The moment they entered the square they were seized upon from a dozen different sides. There was no system at all. Every owner of property was out for himself, and intended to get as much of the precious water as he could. The poor carriers were pulled about, jerked violently here and there, besought, commanded, to bring their loads to one or the other of the threatened premises. Vociferations, accusations, commands arose to screams. One old graybeard occupied himself by standing on tiptoe and screeching, "Maji! maji! maji!" at the top of his voice, as though that added anything to the visible supply. The water-carrier of the moment disappeared in a swirl of excited contestants. He was attending strictly to business, looking neither to right nor to left, pushing forward as steadily as he could, gasping mechanically his customary warning, "Semeelay! Semeelay!" Somehow, eventually, he and his comrades must have got somewhere; for after an interval he returned with empty buckets. Then every blessed fool of a property owner took a whack at his bare shoulders as he passed, shrieking hysterically, "Haya! haya! pesi! pesi!" and the like to men already doing their best. It was a grand sight!
In the meantime the fire itself was roaring away. The old graybeard suddenly ceased crying "maji," and darted forward to where I stood on the bale of cotton. With great but somewhat flurried respect he begged me to descend. I did so, somewhat curious as to what he might be up to, for the cotton was at least two hundred feet from the fire. Immediately he began to tug and heave; the bale was almost beyond his strength; but after incredible exertions he lifted one side of it, poised it for a moment, got his shoulder under it, and rolled it over once. Then he darted away and resumed his raucous cry for water. I climbed back again. Thrice more, at intervals, he repeated this performance. The only result was to daub with mud every possible side of that bale. I hope it was his property.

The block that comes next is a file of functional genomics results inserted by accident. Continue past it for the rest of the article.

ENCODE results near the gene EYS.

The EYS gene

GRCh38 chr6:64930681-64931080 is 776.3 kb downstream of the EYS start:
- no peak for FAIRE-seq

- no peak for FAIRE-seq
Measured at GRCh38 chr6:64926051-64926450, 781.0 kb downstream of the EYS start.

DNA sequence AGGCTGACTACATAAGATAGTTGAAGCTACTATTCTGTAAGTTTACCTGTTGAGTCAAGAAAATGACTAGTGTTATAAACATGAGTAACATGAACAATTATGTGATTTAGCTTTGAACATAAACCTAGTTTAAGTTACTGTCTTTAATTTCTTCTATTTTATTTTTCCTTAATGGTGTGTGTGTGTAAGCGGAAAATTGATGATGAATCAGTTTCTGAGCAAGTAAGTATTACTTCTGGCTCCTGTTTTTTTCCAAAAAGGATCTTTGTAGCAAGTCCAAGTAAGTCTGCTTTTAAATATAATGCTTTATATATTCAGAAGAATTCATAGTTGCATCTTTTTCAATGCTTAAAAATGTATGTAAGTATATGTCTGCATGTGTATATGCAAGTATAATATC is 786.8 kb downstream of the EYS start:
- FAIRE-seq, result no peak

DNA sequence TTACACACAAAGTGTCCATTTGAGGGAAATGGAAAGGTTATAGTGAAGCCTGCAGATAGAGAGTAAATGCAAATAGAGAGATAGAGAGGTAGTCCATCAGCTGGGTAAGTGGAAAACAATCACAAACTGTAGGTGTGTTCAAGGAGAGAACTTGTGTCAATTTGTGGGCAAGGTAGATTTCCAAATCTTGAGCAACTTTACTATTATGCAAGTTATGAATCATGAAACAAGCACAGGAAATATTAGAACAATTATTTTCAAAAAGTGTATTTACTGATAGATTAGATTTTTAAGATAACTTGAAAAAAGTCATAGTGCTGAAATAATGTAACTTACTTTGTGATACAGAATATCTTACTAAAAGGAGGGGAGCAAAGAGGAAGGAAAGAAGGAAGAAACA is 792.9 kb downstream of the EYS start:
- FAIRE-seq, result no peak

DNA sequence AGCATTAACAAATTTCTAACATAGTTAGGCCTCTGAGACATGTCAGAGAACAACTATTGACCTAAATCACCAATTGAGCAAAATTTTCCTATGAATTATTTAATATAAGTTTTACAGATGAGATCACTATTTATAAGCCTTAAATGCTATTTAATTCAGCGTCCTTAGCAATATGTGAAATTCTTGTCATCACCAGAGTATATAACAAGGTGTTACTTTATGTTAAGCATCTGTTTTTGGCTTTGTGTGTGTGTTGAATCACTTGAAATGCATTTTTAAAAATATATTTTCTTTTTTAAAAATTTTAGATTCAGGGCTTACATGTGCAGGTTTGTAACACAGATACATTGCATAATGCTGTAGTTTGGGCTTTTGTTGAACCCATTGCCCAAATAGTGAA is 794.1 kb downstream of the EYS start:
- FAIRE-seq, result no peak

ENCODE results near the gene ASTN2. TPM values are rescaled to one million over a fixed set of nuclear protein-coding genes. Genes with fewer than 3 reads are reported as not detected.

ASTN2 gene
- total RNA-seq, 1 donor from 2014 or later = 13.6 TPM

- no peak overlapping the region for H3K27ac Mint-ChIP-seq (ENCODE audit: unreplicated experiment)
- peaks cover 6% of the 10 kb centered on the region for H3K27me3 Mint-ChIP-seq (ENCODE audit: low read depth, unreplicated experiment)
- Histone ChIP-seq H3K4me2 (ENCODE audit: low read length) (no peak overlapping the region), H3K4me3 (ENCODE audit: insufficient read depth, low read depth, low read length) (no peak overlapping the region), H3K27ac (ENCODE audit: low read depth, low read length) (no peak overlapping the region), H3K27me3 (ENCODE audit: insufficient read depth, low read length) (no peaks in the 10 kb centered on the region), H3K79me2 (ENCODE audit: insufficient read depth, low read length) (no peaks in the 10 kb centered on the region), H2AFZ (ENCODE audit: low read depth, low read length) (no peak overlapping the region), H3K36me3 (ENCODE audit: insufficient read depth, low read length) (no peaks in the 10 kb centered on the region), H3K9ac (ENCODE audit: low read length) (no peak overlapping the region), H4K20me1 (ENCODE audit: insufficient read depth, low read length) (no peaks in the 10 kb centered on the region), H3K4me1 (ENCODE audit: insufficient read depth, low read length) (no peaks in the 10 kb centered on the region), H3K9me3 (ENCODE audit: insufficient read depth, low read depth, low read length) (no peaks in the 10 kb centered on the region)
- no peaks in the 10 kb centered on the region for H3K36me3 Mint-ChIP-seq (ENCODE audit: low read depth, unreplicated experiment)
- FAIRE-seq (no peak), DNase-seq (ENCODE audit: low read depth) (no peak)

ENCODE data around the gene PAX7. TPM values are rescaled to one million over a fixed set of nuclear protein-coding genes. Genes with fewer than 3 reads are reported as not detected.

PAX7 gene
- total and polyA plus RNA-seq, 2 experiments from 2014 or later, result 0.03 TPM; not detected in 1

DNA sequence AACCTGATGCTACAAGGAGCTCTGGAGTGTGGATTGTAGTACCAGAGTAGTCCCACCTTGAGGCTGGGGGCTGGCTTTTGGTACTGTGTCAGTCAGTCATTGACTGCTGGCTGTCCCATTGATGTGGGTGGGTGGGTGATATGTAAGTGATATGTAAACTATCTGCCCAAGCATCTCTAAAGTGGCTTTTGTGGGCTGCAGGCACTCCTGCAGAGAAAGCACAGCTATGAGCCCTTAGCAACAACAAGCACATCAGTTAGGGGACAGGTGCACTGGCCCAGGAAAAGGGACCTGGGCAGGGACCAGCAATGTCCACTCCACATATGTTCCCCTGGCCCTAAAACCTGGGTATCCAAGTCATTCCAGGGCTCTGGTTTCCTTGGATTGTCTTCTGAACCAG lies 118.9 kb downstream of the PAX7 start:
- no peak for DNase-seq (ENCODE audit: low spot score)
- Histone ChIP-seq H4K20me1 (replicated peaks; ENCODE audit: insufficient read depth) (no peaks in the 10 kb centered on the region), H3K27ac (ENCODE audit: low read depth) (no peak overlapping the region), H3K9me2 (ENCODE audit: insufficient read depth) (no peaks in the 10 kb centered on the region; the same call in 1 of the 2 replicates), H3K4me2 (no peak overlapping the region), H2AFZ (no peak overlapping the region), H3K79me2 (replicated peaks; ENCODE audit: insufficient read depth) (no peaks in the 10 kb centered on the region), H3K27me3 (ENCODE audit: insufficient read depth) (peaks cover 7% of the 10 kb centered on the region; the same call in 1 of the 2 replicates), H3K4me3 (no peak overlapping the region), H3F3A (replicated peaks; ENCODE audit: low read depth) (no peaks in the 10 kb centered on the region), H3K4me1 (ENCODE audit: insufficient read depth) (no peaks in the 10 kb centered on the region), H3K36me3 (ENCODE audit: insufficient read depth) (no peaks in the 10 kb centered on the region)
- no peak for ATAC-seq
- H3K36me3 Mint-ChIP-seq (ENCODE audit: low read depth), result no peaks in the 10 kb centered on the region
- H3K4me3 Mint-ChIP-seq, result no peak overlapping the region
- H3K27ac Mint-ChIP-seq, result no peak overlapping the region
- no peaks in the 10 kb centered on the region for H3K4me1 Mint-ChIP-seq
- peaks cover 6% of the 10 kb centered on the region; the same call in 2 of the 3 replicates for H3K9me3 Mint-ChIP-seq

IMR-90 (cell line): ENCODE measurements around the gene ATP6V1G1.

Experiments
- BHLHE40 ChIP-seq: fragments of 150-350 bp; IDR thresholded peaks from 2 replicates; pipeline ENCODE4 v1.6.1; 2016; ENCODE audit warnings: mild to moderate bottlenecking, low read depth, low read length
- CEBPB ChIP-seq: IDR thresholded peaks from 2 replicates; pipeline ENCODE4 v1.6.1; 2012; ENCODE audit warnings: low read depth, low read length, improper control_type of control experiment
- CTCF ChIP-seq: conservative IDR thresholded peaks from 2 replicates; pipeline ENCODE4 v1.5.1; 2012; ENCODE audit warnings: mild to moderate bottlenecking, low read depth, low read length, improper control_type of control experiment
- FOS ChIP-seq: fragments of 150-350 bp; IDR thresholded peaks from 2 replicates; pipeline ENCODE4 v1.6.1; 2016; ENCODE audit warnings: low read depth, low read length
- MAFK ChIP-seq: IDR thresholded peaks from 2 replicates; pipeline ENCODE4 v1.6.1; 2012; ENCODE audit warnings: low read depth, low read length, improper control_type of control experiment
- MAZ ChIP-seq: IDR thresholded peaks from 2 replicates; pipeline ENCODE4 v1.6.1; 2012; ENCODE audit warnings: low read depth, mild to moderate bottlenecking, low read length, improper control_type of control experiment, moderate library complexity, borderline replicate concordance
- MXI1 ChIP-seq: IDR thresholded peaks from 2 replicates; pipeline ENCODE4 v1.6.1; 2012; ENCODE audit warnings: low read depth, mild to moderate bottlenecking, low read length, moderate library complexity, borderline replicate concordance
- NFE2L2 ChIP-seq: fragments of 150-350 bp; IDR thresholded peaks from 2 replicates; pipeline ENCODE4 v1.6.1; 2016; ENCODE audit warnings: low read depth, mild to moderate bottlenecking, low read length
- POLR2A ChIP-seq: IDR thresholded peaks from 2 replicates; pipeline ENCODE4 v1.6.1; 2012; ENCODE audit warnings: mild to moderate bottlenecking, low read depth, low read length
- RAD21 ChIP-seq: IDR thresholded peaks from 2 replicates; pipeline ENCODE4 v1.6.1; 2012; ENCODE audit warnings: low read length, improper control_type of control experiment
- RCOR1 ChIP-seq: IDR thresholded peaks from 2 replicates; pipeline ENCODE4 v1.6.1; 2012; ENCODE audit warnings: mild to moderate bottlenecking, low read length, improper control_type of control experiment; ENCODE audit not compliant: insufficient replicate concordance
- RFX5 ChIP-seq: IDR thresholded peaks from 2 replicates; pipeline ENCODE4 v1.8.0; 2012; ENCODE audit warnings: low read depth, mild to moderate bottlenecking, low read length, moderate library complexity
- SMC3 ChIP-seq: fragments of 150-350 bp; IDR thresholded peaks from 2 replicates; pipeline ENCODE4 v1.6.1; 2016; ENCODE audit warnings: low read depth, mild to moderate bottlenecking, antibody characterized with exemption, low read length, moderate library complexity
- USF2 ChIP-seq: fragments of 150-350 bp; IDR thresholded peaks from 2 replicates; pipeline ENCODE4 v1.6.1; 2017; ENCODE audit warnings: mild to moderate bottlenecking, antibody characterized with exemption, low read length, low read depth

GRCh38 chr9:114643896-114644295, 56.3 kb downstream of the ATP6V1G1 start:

You must remember that I was observing the heavy artillery of the attack on the conflagration. Individual campaigns were everywhere in progress. I saw one man standing on the roof of a threatened building. He lowered slowly, hand over hand, a small tea-kettle at the end of a string. This was filled by a friend in the street, whereupon the man hauled it up again, slowly, hand over hand, and solemnly dashed its contents into the mouth of the furnace. Thousands of other men on roofs, in balconies, on the street, were doing the same thing. Some had ordinary cups which they filled a block away! The limit of efficiency was a pail. Nobody did anything in concert with anybody else. The sight of these thousands of little midgets each with his teacup, or his teapot, or his tin pail, throwing each his mite of water--for which he had to walk a street or so--into the ravening roaring furnace of flame was as pathetic or as comical as you please. They did not seem to have a show in the world.
Nevertheless, to my vast surprise, the old system of the East triumphed at last. The system of the East is that if you get enough labour you can accomplish anything. Little by little those thousands of tea kettles of water had their aggregate effect. The flames fed themselves out and died down leaving the contiguous buildings unharmed save for a little scorching. In two hours all was safe, and I returned to the hotel, having enjoyed myself hugely. I had, however, in the interest and excitement, forgotten how deadly is the fever of Mombasa. Midnight in pyjamas did the business; and shortly I paid well for the fun.